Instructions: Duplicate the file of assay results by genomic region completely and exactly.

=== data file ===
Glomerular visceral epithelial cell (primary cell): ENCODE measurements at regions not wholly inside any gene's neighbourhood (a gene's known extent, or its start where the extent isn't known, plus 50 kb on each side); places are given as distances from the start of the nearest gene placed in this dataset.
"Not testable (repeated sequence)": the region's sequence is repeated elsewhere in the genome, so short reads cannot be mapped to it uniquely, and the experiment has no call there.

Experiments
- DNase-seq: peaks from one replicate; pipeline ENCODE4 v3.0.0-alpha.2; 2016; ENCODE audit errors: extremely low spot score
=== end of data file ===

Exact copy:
Glomerular visceral epithelial cell (primary cell): ENCODE measurements at regions not wholly inside any gene's neighbourhood (a gene's known extent, or its start where the extent isn't known, plus 50 kb on each side); places are given as distances from the start of the nearest gene placed in this dataset.
"Not testable (repeated sequence)": the region's sequence is repeated elsewhere in the genome, so short reads cannot be mapped to it uniquely, and the experiment has no call there.

Experiments
- DNase-seq: peaks from one replicate; pipeline ENCODE4 v3.0.0-alpha.2; 2016; ENCODE audit errors: extremely low spot score